Dr Phil Smith’s Wildlife Notes
Since they began in 2007, these notes have repeatedly described spring droughts but this year’s was a real humdinger! For 40 days, from 18th March to 27th April inclusive, no measureable rain fell in Formby. It was also the sunniest and fifth warmest April on record. Climatologists have shown that these droughts are associated with a warming trend in the Arctic that leads to persistent high-pressure systems over Greenland. These disrupt the North Atlantic Jet Stream, which brings most of our rain. Apart from having serious implications for agriculture and water-supply, largely ignored by politicians and the media, these changes in our climate are having major impacts on wildlife.
With Corona Virus lockdown in full swing during the month, my observations were somewhat curtailed, though the Chief Constable’s guidelines permitted a “short drive” for necessary exercise. On this basis, I was able to get out to some dune areas close to home in Formby and Ainsdale.
Thanks to the wet winter and despite the drought, the sand-dune water-table held up pretty well, with extensive flooding in slacks along the coast. However, cold dry nights meant there were few reports of Natterjack Toad activity. Yellowing grasslands and wilting spring flowers characterised the drier dune habitats. However, protected by its shady habitat, the Wood Anemone, found last year at Freshfield Dune Heath Nature Reserve, increased to eight patches supporting 86 flowers. Eight horses were grazing the heath; but will they keep the invading Gorse and Birch at bay?
I confirmed the identity of two re-stemmed willow bushes pinpointed during the winter at Ainsdale Sandhills Local Nature Reserve. I thought they were the extremely rare Don’s Willow and so it proved, the catkins showing that one was male and the other female. This brought the total number of bushes of this hybrid on the Sefton dunes to 38; only about four or five others are known in the rest of Britain. Nearby was an attractive flowering bush of Juneberry Amelanchier lamarckii. Although common in gardens, this plant rarely becomes established in the wild. During the month, I visited several of our Don’s Willows to check their condition, many being decades old and beginning to show their age. A big one near Lifeboat Road had more dead branches than live ones but still produced its glorious red-tinted male catkins. I didn’t have as far to go for another of our iconic flowers, counting eight clumps of the Red-listed Heath Dog-violet on the small lawn outside my lounge window. I was also able to watch a succession of garden birds coming to bathe and drink at a water-bowl that I kept topped up during the drought. Starlings, House Sparrows, Robins, Dunnocks, Blackbirds, Song Thrushes and a pair of Wood Pigeons were the main beneficiaries.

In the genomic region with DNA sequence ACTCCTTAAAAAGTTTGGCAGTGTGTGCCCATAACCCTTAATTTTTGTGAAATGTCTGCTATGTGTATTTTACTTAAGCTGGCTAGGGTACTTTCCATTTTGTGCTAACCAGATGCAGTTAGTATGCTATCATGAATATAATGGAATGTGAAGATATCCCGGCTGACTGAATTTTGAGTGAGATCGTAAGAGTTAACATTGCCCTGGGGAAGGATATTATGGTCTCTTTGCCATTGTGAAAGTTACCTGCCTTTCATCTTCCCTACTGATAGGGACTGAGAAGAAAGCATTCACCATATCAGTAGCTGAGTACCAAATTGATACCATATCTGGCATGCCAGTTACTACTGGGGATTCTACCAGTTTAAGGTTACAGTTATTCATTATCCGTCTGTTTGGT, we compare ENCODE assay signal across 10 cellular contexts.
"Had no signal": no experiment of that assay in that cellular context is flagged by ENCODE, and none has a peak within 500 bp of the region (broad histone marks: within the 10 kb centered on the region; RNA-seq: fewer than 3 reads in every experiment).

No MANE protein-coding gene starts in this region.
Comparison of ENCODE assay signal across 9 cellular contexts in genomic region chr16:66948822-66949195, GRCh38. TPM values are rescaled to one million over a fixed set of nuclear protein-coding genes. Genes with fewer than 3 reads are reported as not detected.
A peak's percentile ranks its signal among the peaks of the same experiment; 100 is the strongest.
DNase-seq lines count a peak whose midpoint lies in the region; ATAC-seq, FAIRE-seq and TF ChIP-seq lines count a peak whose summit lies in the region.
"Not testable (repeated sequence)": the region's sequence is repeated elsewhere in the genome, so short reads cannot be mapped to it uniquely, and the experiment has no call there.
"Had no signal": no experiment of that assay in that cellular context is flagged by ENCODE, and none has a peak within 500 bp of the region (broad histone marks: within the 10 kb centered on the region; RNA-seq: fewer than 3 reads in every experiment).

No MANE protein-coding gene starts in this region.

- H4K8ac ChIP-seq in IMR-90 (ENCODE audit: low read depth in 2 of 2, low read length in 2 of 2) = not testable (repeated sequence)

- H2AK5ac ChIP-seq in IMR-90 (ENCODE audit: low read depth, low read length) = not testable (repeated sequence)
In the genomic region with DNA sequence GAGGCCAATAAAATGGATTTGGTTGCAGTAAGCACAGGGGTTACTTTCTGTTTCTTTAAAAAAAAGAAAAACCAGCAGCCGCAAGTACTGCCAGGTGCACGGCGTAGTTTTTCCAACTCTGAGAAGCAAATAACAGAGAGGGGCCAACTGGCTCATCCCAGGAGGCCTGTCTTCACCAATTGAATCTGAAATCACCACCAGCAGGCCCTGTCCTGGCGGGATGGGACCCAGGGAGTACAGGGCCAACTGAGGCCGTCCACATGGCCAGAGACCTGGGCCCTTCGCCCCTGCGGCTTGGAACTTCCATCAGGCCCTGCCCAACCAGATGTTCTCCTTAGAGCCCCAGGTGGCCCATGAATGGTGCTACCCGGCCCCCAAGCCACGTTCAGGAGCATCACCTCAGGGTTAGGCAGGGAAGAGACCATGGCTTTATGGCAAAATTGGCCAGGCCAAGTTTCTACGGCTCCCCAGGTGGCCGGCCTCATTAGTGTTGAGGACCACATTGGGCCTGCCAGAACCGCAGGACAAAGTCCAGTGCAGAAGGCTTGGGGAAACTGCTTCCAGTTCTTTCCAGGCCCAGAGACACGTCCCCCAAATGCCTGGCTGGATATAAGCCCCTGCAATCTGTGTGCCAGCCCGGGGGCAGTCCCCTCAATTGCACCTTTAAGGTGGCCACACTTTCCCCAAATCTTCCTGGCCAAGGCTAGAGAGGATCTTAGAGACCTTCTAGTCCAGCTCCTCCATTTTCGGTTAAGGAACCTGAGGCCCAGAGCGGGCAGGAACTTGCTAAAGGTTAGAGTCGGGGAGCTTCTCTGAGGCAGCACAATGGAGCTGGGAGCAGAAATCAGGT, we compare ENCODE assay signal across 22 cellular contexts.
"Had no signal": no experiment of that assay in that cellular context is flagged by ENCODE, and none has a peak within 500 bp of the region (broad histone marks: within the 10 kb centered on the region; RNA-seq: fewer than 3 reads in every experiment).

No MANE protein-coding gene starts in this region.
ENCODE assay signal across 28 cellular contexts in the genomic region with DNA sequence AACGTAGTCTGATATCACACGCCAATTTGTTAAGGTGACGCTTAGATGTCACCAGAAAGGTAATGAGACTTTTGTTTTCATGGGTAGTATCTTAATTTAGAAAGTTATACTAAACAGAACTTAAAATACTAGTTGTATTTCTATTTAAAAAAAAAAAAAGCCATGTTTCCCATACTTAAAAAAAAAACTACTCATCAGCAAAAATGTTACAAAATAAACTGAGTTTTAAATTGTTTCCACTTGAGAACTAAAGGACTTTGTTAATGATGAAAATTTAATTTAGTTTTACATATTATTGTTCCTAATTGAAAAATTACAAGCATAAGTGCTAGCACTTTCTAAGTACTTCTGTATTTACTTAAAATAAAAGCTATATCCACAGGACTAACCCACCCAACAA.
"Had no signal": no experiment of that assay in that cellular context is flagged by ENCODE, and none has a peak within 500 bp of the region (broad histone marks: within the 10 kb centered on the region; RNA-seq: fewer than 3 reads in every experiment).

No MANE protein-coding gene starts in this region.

From early in the month, the songs of resident birds in the dunes were augmented by spring migrants, including Willow Warblers, Blackcaps and, a little later, Whitethroats. At Range Lane, Formby, I listened to the glorious sound of a Blackcap and a Mistle Thrush singing against each other in more-or-less the same key. Pete Kinsella emailed to say that he recorded his earliest ever Whitethroat and Grasshopper Warblers at Hightown, presumably a consequence of the persistent south-easterly winds. The scarcer migrants largely eluded me but I did spot a Whinchat perched on a Gorse bush at Freshfield Dune Heath. Mallards on the re-flooded Wicks Lake at Formby Point produced two broods of 9 or 10 ducklings each. A few pairs of feral Greylag and Canada Geese took up residence on some of the deeper slacks, including the big one at Cabin Hill where I even heard the distinctive call of a Little Grebe.
Insects certainly benefited from the summery conditions. Peacocks, Speckled Woods and Orange Tip butterflies were everywhere, though, as usual, the latter hardly ever stopped flying to allow a photograph. Solitary bees were busy pollinating a wide range of flowers; they included the distinctive Ashy Mining Bee which I found nectaring on Creeping Willow. Hyperactive Red Mason Bees were also numerous. Trevor Davenport sent me superb photos of them nesting in old rawl-plug holes in his garden. He also photographed a tiny beetle next to a nest-hole. It was a Six-spotted Spider Beetle, a mainly southern species that is moving north. Known to feed on detritus in bee nests, it has even been listed as a possible natural enemy of the Red Mason Bee. Amongst my insect highlights was a spectacular Red-headed Cardinal Beetle next to the path round Wicks Lake. Near St. Luke’s Church, I spotted a small black insect on a fence. A quick check through binoculars revealed a Spring Heath Robberfly, a nationally scarce species I had seen only once before. A few days later, I found four more, including a mating pair, on the fence around Wicks Lake and then one or possibly two at Ravenmeols Woods. These sites also produced a profusion of hoverflies. Perhaps the most spectacular was the Buff-tailed Bear Hoverfly a large species that mimics the Common Carder Bee, one of our most familiar bumblebees. This hoverfly is a widespread but localised species of old woodland, where the larvae develop on decaying wood in holes of mature broad-leaved trees. Other interesting finds included the Coastal Silver-stiletto; found mainly in coastal and-dunes, this fly has a striking silvery appearance.
Late in the month, my attention was drawn to an interesting piece of habitat on the outskirts of Formby that I hadn’t visited before. It is a long thin area of open woodland, dominated by Alder, with a ground flora characterised by lots of garden-escapes but also a remarkable abundance of Ramsons, a plant that is otherwise rare in the district. The uncommon Ramsons Hoverfly is associated with this plant, so one of my objectives in May will be to search for it.